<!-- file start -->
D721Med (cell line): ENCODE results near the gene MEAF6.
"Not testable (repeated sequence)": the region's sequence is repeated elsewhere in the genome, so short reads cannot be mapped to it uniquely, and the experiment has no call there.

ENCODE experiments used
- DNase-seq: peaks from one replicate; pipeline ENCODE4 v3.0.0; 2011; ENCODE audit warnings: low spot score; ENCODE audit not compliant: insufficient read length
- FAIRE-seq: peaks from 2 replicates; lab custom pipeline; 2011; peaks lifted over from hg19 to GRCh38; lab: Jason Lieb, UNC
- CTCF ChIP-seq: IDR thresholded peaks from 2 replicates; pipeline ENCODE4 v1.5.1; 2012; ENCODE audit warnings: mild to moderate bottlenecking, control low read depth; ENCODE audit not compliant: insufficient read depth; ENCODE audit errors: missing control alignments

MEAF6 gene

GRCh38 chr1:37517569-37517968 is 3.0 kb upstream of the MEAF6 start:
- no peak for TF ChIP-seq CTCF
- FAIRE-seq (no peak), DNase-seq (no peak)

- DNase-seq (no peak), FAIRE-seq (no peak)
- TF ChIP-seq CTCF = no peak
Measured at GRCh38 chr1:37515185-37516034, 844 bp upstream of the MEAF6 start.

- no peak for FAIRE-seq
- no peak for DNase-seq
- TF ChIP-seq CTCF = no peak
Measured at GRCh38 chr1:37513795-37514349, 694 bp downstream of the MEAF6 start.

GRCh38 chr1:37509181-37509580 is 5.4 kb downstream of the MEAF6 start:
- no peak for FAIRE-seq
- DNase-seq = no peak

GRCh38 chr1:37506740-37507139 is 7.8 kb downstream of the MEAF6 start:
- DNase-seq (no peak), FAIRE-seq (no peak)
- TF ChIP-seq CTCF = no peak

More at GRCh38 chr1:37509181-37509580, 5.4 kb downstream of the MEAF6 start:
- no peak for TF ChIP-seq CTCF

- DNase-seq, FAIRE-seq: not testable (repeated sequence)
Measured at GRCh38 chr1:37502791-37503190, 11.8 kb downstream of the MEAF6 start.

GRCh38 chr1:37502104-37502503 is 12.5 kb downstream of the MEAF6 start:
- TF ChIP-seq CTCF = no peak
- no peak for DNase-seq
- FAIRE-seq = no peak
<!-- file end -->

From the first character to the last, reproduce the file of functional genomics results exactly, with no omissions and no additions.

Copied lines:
D721Med (cell line): ENCODE results near the gene MEAF6.
"Not testable (repeated sequence)": the region's sequence is repeated elsewhere in the genome, so short reads cannot be mapped to it uniquely, and the experiment has no call there.

ENCODE experiments used
- DNase-seq: peaks from one replicate; pipeline ENCODE4 v3.0.0; 2011; ENCODE audit warnings: low spot score; ENCODE audit not compliant: insufficient read length
- FAIRE-seq: peaks from 2 replicates; lab custom pipeline; 2011; peaks lifted over from hg19 to GRCh38; lab: Jason Lieb, UNC
- CTCF ChIP-seq: IDR thresholded peaks from 2 replicates; pipeline ENCODE4 v1.5.1; 2012; ENCODE audit warnings: mild to moderate bottlenecking, control low read depth; ENCODE audit not compliant: insufficient read depth; ENCODE audit errors: missing control alignments

MEAF6 gene

GRCh38 chr1:37517569-37517968 is 3.0 kb upstream of the MEAF6 start:
- no peak for TF ChIP-seq CTCF
- FAIRE-seq (no peak), DNase-seq (no peak)

- DNase-seq (no peak), FAIRE-seq (no peak)
- TF ChIP-seq CTCF = no peak
Measured at GRCh38 chr1:37515185-37516034, 844 bp upstream of the MEAF6 start.

- no peak for FAIRE-seq
- no peak for DNase-seq
- TF ChIP-seq CTCF = no peak
Measured at GRCh38 chr1:37513795-37514349, 694 bp downstream of the MEAF6 start.

GRCh38 chr1:37509181-37509580 is 5.4 kb downstream of the MEAF6 start:
- no peak for FAIRE-seq
- DNase-seq = no peak

GRCh38 chr1:37506740-37507139 is 7.8 kb downstream of the MEAF6 start:
- DNase-seq (no peak), FAIRE-seq (no peak)
- TF ChIP-seq CTCF = no peak

More at GRCh38 chr1:37509181-37509580, 5.4 kb downstream of the MEAF6 start:
- no peak for TF ChIP-seq CTCF

- DNase-seq, FAIRE-seq: not testable (repeated sequence)
Measured at GRCh38 chr1:37502791-37503190, 11.8 kb downstream of the MEAF6 start.

GRCh38 chr1:37502104-37502503 is 12.5 kb downstream of the MEAF6 start:
- TF ChIP-seq CTCF = no peak
- no peak for DNase-seq
- FAIRE-seq = no peak